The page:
4.    Kingdom age. Dispensationalism teaches that these laws are for the kingdom age (Millennium) and are only an example for us and our day. Jesus offered the kingdom to the Jews, but they rejected it. Thus, the reality was postponed until the Second Coming. However, nothing in Jesus’ teaching ever exempted the disciples then or now from these principles. They are principles for disciples for all ages.

5.    Social gospel. Protestant liberals have used the ethics of the sermon as a mandate for the church to usher in the kingdom of God by means of reforming society. However, the teachings of Jesus here cannot be isolated from all his other teachings about himself, evangelism, personal faith, and devotion.

There is another way to understand the sermon in light of a double-pronged interpretation. The kingdom has been inaugurated (beginning), but not yet realized (completion). So there remains a creative tension between the “already” and the “not yet” aspects. Those who obey Jesus now experience, in a partial way, the wonderful benefits he described.

We must not let the promise of future blessing deter us from the radical demands for discipleship that Jesus presented. We must ask what the Beatitudes meant in the Jewish milieu in which Christ delivered them. We must also interpret the phrases in their historical (cultural) and logical (the developing message) contexts.

So then, the Beatitudes

t    present a code of ethics for the disciples and a standard of conduct for all believers,

t    contrast kingdom values (what is eternal) with worldly values (what is temporary),

t    contrast the superficial “faith” of the Pharisees with the real faith that Christ wants, and

t    show how the future kingdom will fulfill Old Testament expectations.

Matthew 5:1-2

Now when he saw the crowds, he went up on a mountainside and sat down. His disciples came to him, and he began to teach them, saying: … (niv) Large crowds were following Jesus—he was the talk of the town, even of the entire province, and everyone wanted to see him. Jesus had already been preaching throughout Galilee (4:12-25). During that preaching mission, Jesus had healed several people: a government official’s son in Cana (John 4:46-54), Peter’s mother-in-law and many others in Capernaum (Matthew 8:14-17), a man with leprosy (Matthew 8:1-4), and a paralyzed man also in Capernaum (Matthew 9:1-8). (See the Harmony of the Gospels at the end of this commentary.) These events happened prior to this sermon. (Matthew’s Gospel is arranged topically rather than chronologically.) The many miracles that Jesus had performed throughout Galilee accounted for his immense popularity. When people learned of this amazing preacher with healing words and healing power, they sought him out and followed him.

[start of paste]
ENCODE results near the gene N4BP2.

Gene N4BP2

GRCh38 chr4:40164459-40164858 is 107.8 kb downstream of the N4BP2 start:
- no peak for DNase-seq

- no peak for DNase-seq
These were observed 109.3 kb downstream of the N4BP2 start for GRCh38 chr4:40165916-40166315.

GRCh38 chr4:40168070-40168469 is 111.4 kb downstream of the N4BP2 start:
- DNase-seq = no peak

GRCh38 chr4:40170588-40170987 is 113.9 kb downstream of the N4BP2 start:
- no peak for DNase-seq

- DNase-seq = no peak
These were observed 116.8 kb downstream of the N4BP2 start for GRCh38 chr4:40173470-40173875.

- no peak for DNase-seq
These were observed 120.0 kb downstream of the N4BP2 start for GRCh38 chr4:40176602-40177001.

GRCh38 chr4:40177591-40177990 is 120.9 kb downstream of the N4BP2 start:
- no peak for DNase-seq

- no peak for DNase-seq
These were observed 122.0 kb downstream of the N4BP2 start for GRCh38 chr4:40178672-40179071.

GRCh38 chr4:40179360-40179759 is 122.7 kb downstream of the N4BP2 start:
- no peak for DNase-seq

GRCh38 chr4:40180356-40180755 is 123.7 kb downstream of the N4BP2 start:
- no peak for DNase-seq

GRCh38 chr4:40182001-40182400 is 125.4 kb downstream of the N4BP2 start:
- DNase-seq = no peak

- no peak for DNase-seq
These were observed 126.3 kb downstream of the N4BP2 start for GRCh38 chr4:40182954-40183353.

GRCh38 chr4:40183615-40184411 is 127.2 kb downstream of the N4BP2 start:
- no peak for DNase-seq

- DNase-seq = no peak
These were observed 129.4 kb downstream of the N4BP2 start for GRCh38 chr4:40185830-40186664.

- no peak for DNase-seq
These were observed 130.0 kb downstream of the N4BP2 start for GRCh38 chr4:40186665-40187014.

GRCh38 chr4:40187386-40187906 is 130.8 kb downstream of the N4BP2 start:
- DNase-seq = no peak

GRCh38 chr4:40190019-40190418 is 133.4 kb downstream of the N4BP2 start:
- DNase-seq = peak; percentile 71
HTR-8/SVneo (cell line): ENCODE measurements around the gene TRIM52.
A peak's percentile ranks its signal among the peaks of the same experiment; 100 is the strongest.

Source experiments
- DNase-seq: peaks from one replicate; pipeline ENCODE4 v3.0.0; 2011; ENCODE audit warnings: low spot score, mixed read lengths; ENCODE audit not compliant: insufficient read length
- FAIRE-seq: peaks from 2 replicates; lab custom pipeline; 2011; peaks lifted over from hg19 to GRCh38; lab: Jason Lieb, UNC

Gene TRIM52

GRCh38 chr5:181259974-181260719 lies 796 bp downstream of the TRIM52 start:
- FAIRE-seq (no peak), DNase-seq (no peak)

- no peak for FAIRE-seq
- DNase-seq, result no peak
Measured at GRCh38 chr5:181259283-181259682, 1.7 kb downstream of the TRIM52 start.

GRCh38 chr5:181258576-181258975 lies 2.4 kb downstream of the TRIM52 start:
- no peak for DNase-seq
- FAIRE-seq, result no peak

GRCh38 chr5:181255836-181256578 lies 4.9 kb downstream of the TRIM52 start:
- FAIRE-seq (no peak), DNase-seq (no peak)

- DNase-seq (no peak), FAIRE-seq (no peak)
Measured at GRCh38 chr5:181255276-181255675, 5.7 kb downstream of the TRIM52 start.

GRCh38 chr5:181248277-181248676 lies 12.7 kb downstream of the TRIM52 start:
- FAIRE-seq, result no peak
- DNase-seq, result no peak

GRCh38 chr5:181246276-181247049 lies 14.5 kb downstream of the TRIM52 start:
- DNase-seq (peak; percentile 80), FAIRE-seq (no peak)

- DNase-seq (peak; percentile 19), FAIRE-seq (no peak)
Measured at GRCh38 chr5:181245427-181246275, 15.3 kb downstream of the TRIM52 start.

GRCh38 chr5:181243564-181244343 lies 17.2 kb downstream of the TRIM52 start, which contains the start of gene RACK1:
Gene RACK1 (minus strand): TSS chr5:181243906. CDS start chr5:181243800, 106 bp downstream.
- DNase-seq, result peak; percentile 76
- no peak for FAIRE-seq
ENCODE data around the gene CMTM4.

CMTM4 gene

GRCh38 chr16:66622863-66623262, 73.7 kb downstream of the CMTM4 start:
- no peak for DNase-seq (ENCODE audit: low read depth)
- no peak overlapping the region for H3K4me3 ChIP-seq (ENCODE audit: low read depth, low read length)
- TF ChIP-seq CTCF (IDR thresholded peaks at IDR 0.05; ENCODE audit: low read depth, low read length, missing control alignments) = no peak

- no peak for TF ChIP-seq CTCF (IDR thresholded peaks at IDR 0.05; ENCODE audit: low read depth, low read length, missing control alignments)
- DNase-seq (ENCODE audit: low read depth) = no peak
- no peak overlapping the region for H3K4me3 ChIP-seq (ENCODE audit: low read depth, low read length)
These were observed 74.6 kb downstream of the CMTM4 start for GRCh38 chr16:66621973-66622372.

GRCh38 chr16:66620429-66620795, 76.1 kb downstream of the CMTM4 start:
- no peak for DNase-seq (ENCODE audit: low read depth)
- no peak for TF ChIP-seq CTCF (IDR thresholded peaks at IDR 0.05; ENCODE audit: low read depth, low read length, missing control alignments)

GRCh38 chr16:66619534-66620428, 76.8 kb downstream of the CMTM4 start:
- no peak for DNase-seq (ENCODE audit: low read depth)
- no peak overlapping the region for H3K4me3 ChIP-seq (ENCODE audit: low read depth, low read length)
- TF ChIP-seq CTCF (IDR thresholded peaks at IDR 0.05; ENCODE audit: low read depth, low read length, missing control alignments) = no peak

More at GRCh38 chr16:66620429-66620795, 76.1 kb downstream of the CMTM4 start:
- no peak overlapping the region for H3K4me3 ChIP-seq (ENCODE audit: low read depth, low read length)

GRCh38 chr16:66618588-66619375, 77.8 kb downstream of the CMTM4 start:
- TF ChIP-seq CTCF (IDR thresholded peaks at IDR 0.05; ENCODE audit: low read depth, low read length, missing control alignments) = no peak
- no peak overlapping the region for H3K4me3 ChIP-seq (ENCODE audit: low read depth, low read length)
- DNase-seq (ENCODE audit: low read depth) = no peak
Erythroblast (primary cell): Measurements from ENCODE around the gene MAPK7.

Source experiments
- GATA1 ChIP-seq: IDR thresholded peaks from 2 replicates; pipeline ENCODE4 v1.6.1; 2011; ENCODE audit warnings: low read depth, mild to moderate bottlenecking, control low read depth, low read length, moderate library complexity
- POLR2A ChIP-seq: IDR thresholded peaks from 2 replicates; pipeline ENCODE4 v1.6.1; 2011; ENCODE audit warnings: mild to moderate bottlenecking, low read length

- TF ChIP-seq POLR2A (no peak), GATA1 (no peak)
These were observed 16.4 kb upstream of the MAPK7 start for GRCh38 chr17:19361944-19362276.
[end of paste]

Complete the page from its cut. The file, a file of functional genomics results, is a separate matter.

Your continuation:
Jesus often presented his teaching up on a mountainside. Jesus did not have access to public address systems or acoustical amphitheaters. So he used what he himself had created—the natural stage of a sloping hill, which were plentiful on the western coast of the Sea of Galilee. The people sat on the slope below him. After Jesus went up, he sat down (a typical teaching position for a rabbi).

Matthew then reported that his disciples came to him, and he began to teach them. Some scholars say that the word “disciples” refers to the crowds, many of whom were Jesus’ followers (and therefore, his disciples). However, others say that this refers specifically to the Twelve, whom Jesus had just chosen (see the Harmony of the Gospels and Mark 3:13-19). Most scholars agree that Jesus gave these teachings primarily to the disciples, but that the crowds were present and listening (see 7:28). Much of what Jesus said referred to the ideas that had been promoted by the religious leaders of the day.

The disciples, the closest associates of this popular man, might easily have been tempted to feel important, proud, and possessive. Being with Jesus gave them not only prestige, but also opportunity for receiving money and power. However, Jesus told them that instead of fame and fortune, they could expect mourning, hunger, and persecution. Jesus also assured his disciples that they would receive rewards—but perhaps not in this life.

Matthew 5:3